To study the possible effects of climate change, Fujita & Nuimura measured the mass balance and equilibrium-line altitude (ELA) (determining ablation and accumulation of glaciers) of three Himalayan glaciers using an energy mass balance model. Using the latest climate datasets available at the time, air temperature and precipitation were used as variables in their simulations to generate the minimum rms error (rmse) against the area-averaged mass balance. The wastage of Himalayan glaciers was measured using in situ measurements.
The study reported that the wastage of Himalayan glaciers with a negative mass balance was highly variable for the first decade of the 21st Century and is at the levels of the global mean. The study found that the wastage of Himalayan glaciers was normally suppressed in relatively arid areas in the Himalayas while in relatively humid areas, strongly accelerated wastage of Himalayan glaciers was observed.
Precipitation thus plays a huge part with a contrast in the wastage of Himalayan glaciers in humid environments as compared to arid environments. In terms of glacial mass balance, previous research has shown that wastage in the mass balance of glaciers occurs more readily in humid environments than in drier environments. Glaciers existing at lower altitudes due to surface albedo and greater warming are specially affected if the region experiences moderate to high precipitation.
Numerous researchers other than Fujita & Nuimura have also carried out observations of the wastage of Himalayan glaciers, although with differing methodologies and with a variety of sites of study. The Geological Survey of India (GSI) has used as its inventory topographical maps, satellite images and aerial photographs. By 2014, the GSI had mapped about 9,040 glaciers and had covered a total area of 18,528 sq km, which however was an inventory carried out only for the Indian part of the Himalayas including 535 glaciers with about 8,240 sq km of total area covered (Kulkarni & Karyakarte, 2014).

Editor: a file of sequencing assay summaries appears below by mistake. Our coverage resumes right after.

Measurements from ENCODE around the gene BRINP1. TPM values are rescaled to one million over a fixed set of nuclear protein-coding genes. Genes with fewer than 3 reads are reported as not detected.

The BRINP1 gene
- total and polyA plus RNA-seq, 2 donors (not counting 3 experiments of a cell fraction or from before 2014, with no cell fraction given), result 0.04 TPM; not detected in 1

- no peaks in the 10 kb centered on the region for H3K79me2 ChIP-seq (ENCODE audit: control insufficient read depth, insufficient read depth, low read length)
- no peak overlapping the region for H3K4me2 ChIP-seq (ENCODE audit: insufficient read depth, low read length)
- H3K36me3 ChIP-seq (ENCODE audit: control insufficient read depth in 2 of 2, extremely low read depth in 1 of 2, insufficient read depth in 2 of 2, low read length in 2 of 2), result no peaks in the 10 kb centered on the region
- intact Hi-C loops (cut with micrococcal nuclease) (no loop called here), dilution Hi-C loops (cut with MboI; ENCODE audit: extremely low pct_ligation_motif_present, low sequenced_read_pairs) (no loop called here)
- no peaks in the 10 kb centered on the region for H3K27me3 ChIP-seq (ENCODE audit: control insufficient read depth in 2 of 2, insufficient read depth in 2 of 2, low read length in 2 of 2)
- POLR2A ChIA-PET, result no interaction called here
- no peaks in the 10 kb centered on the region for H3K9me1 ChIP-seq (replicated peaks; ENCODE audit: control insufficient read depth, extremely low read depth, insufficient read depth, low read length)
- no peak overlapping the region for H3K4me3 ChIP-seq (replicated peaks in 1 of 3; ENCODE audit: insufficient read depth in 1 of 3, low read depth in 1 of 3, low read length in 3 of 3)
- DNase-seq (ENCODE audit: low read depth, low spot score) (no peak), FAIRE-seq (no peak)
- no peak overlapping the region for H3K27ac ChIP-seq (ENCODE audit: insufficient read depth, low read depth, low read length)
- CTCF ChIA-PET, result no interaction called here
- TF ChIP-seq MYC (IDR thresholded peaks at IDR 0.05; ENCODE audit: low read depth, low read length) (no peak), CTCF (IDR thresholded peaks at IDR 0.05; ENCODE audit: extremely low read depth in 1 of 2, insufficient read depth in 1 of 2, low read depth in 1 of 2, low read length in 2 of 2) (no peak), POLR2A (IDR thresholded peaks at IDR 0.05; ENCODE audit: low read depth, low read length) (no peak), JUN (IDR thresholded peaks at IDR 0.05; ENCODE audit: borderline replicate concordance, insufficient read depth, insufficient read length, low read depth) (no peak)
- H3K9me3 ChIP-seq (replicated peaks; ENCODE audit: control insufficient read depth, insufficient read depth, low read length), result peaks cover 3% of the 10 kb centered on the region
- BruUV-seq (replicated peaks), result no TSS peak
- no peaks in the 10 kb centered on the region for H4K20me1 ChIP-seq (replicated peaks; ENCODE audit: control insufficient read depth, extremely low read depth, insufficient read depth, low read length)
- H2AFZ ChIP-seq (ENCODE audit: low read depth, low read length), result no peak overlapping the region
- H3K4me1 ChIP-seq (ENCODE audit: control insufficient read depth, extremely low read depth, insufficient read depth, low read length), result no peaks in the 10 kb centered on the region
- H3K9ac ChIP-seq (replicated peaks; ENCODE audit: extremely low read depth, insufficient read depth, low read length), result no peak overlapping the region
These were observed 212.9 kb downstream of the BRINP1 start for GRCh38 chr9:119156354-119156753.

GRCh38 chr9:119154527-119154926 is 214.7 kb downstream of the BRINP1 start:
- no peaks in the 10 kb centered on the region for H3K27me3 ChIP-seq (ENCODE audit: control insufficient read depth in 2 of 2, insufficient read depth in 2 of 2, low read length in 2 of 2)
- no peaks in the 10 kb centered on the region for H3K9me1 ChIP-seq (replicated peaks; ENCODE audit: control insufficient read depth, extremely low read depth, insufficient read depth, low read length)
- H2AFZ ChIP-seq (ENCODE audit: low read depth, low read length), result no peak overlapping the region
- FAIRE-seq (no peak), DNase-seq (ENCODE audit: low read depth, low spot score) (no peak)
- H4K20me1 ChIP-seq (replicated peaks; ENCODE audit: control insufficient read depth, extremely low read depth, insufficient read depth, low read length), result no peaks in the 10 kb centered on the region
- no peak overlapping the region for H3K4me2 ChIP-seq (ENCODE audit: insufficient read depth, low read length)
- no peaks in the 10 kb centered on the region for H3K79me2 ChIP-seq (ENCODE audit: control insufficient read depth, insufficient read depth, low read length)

For ascertaining the possible effects of climate change on the wastage of Himalayan glaciers, all glaciers as a whole have not usually been considered in studies. Measurements of mass balance using parameters in practice in field studies have been the norm. Analyzing the period between 1975 and 2011, it was found that an overall wastage of 19±7 m of glacial ice had occurred in the Indian Himalayas. This loss of glacial ice has been significantly accelerating since 1975 in the case of wastage of Himalayan glaciers. The areas of accumulation of numerous glaciers located at low altitudes have been affected by this trend, which is marked by a depleted formation of new ice.
Across the world glaciers are retreating with variable rates, which result from glacial ablation rates that exceed the glacial formation and accretion rates due to precipitation. These point to the relevance of Fujita & Nuimura’s 2011 study, which points out that glaciers are retreating at a faster rate in humid conditions than arid conditions. This means that the accretion rates of glaciers due to precipitation in humid conditions are not enough to prevent glacial ablation rates. This is mainly due to increased warming, and foretells a dim picture of the prospects of the wastage of Himalayan glaciers due to climate change. However, with massively increased warming even glaciers in arid regions and high altitudes might be at a higher risk.